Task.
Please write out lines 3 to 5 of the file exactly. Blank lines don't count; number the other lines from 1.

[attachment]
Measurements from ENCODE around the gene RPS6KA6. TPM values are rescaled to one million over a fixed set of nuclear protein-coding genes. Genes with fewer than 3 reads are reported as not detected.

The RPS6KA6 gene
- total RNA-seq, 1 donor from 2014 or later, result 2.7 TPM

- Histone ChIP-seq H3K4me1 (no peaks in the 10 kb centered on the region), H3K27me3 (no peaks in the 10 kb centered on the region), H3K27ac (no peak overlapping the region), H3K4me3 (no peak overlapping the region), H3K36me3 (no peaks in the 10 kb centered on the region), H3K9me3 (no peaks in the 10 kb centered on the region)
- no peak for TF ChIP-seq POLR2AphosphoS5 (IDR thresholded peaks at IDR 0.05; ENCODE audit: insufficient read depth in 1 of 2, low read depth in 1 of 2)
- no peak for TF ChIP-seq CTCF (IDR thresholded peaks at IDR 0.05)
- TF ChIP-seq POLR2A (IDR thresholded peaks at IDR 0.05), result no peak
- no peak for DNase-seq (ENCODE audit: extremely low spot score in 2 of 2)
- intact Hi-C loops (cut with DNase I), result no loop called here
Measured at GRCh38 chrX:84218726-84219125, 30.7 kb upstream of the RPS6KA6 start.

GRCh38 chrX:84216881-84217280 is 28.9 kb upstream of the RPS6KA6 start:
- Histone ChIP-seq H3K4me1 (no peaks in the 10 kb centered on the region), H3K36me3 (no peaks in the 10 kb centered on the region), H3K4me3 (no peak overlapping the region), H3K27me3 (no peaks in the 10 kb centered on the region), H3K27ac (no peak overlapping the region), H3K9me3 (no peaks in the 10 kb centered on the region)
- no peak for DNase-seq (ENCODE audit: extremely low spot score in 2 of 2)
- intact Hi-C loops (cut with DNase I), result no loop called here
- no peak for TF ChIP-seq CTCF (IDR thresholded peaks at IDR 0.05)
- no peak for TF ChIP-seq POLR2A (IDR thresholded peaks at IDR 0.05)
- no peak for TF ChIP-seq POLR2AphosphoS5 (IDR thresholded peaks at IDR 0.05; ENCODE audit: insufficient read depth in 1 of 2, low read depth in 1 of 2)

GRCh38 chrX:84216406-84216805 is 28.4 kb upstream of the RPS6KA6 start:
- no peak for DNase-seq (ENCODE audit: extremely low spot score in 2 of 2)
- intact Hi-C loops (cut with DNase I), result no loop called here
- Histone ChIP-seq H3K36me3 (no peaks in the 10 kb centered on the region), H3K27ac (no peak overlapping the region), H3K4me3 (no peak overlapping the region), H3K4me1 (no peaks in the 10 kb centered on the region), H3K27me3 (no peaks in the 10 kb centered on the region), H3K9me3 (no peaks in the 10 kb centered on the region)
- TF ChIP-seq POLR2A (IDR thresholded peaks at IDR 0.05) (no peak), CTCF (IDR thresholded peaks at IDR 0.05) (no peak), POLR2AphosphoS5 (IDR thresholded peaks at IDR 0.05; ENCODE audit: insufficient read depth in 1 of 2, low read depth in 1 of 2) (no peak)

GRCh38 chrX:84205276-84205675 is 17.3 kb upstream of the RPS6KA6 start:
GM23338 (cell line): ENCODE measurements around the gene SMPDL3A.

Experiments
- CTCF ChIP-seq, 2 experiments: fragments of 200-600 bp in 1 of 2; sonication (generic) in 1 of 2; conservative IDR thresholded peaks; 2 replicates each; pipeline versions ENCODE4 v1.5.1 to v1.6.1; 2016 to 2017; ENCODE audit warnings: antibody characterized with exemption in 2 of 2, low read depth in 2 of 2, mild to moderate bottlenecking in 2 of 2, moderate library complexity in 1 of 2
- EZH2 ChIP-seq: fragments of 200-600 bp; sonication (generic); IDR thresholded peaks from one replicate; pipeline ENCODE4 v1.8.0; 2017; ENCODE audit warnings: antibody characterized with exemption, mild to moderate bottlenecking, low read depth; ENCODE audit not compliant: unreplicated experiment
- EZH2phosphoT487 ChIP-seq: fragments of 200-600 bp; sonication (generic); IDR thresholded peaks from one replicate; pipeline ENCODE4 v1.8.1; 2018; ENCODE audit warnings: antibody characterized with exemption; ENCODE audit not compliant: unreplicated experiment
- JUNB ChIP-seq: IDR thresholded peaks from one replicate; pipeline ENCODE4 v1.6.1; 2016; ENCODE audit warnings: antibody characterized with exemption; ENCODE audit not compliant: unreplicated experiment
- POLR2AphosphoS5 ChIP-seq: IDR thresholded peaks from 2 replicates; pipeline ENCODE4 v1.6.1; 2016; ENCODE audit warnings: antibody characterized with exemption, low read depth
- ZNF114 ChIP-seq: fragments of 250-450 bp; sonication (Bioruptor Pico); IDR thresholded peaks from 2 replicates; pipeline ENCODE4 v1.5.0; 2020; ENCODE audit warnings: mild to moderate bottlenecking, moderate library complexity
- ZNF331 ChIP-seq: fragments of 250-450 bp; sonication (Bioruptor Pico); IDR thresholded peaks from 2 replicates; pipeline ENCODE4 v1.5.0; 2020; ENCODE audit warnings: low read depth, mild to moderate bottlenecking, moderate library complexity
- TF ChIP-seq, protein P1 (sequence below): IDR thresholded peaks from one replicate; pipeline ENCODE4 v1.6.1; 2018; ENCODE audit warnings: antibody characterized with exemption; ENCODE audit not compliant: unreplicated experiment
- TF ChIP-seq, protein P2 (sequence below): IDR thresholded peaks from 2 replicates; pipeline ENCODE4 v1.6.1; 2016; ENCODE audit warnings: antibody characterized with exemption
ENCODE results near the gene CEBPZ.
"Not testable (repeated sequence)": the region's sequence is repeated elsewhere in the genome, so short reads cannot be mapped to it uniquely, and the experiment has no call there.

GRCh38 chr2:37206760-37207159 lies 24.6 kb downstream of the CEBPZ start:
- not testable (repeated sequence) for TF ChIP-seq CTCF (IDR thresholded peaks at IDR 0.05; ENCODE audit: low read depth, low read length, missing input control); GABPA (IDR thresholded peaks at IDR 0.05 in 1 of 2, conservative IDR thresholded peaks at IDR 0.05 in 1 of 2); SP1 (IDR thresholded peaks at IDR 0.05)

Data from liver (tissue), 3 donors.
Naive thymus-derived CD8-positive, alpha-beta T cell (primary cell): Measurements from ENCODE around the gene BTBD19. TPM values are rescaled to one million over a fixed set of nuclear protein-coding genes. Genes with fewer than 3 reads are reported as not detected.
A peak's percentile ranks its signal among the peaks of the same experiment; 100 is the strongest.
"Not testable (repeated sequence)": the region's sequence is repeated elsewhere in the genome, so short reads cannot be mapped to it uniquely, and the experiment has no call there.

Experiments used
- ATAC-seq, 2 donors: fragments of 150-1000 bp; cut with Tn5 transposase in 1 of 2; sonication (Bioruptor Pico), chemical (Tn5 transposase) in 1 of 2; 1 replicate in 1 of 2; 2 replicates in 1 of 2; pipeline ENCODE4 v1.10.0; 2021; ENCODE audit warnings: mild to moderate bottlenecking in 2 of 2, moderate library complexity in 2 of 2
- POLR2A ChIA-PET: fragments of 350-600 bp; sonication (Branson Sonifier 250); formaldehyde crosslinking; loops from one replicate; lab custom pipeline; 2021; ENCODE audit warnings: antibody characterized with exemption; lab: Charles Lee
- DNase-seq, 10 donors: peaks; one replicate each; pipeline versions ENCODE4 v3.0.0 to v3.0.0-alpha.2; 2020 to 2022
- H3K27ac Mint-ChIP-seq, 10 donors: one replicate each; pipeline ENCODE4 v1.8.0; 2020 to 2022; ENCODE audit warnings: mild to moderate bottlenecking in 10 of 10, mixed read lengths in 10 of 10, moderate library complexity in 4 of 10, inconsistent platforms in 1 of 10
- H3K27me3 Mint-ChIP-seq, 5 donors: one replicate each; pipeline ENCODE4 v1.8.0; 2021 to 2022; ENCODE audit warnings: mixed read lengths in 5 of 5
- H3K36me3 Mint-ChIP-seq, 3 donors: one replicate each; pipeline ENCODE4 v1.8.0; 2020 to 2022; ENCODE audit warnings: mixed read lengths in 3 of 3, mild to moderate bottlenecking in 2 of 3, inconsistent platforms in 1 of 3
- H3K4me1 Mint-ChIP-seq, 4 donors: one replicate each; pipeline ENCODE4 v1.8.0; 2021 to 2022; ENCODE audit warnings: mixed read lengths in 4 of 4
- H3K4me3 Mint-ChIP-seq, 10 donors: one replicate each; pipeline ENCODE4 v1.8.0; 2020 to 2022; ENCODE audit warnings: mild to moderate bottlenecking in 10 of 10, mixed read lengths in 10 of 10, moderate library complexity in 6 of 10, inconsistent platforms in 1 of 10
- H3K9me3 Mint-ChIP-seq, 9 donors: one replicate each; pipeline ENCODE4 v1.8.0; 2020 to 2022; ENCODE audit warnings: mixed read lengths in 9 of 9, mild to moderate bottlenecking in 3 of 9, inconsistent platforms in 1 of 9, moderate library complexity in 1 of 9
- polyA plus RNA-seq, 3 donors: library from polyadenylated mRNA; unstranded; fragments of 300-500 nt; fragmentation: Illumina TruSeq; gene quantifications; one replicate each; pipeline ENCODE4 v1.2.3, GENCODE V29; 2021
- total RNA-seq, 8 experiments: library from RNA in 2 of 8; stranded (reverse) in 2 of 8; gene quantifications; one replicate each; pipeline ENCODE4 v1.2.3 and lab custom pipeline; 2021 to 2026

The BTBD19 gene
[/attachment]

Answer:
- total RNA-seq, 1 donor from 2014 or later, result 2.7 TPM

- Histone ChIP-seq H3K4me1 (no peaks in the 10 kb centered on the region), H3K27me3 (no peaks in the 10 kb centered on the region), H3K27ac (no peak overlapping the region), H3K4me3 (no peak overlapping the region), H3K36me3 (no peaks in the 10 kb centered on the region), H3K9me3 (no peaks in the 10 kb centered on the region)
- no peak for TF ChIP-seq POLR2AphosphoS5 (IDR thresholded peaks at IDR 0.05; ENCODE audit: insufficient read depth in 1 of 2, low read depth in 1 of 2)